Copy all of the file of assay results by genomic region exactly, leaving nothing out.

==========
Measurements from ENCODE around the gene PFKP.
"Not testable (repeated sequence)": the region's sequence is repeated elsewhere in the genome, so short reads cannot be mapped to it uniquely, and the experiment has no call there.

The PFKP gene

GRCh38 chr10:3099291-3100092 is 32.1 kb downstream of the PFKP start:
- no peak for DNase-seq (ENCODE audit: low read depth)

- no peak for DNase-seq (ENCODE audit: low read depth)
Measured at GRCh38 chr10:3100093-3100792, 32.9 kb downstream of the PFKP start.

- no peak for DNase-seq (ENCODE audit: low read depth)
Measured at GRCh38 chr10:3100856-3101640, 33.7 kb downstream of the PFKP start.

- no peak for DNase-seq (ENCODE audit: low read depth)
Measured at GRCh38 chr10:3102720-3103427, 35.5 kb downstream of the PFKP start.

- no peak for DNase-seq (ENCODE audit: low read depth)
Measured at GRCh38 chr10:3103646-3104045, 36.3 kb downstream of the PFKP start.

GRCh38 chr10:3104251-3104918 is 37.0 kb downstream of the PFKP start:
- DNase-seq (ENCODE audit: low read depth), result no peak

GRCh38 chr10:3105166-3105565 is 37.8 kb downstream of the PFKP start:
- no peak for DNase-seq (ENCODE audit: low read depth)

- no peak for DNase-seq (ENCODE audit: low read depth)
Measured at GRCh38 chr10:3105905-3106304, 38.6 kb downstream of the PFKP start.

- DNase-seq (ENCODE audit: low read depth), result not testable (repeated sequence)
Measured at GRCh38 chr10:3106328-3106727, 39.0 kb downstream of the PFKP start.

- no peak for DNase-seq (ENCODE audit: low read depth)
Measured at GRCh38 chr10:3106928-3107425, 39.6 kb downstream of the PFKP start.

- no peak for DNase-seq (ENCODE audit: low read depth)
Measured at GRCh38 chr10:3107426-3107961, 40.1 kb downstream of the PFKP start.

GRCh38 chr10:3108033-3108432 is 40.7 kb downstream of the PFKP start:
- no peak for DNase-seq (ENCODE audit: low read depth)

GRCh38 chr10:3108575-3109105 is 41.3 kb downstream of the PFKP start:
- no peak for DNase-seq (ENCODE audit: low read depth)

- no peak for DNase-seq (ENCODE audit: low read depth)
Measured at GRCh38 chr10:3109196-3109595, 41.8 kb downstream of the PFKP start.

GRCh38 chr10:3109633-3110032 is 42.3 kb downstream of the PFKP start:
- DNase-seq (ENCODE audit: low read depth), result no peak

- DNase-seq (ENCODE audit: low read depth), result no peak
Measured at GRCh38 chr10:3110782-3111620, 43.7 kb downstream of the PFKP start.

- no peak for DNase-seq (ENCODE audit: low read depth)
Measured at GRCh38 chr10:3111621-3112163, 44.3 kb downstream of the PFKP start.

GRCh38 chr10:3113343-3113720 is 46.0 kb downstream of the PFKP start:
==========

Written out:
Measurements from ENCODE around the gene PFKP.
"Not testable (repeated sequence)": the region's sequence is repeated elsewhere in the genome, so short reads cannot be mapped to it uniquely, and the experiment has no call there.

The PFKP gene

GRCh38 chr10:3099291-3100092 is 32.1 kb downstream of the PFKP start:
- no peak for DNase-seq (ENCODE audit: low read depth)

- no peak for DNase-seq (ENCODE audit: low read depth)
Measured at GRCh38 chr10:3100093-3100792, 32.9 kb downstream of the PFKP start.

- no peak for DNase-seq (ENCODE audit: low read depth)
Measured at GRCh38 chr10:3100856-3101640, 33.7 kb downstream of the PFKP start.

- no peak for DNase-seq (ENCODE audit: low read depth)
Measured at GRCh38 chr10:3102720-3103427, 35.5 kb downstream of the PFKP start.

- no peak for DNase-seq (ENCODE audit: low read depth)
Measured at GRCh38 chr10:3103646-3104045, 36.3 kb downstream of the PFKP start.

GRCh38 chr10:3104251-3104918 is 37.0 kb downstream of the PFKP start:
- DNase-seq (ENCODE audit: low read depth), result no peak

GRCh38 chr10:3105166-3105565 is 37.8 kb downstream of the PFKP start:
- no peak for DNase-seq (ENCODE audit: low read depth)

- no peak for DNase-seq (ENCODE audit: low read depth)
Measured at GRCh38 chr10:3105905-3106304, 38.6 kb downstream of the PFKP start.

- DNase-seq (ENCODE audit: low read depth), result not testable (repeated sequence)
Measured at GRCh38 chr10:3106328-3106727, 39.0 kb downstream of the PFKP start.

- no peak for DNase-seq (ENCODE audit: low read depth)
Measured at GRCh38 chr10:3106928-3107425, 39.6 kb downstream of the PFKP start.

- no peak for DNase-seq (ENCODE audit: low read depth)
Measured at GRCh38 chr10:3107426-3107961, 40.1 kb downstream of the PFKP start.

GRCh38 chr10:3108033-3108432 is 40.7 kb downstream of the PFKP start:
- no peak for DNase-seq (ENCODE audit: low read depth)

GRCh38 chr10:3108575-3109105 is 41.3 kb downstream of the PFKP start:
- no peak for DNase-seq (ENCODE audit: low read depth)

- no peak for DNase-seq (ENCODE audit: low read depth)
Measured at GRCh38 chr10:3109196-3109595, 41.8 kb downstream of the PFKP start.

GRCh38 chr10:3109633-3110032 is 42.3 kb downstream of the PFKP start:
- DNase-seq (ENCODE audit: low read depth), result no peak

- DNase-seq (ENCODE audit: low read depth), result no peak
Measured at GRCh38 chr10:3110782-3111620, 43.7 kb downstream of the PFKP start.

- no peak for DNase-seq (ENCODE audit: low read depth)
Measured at GRCh38 chr10:3111621-3112163, 44.3 kb downstream of the PFKP start.

GRCh38 chr10:3113343-3113720 is 46.0 kb downstream of the PFKP start: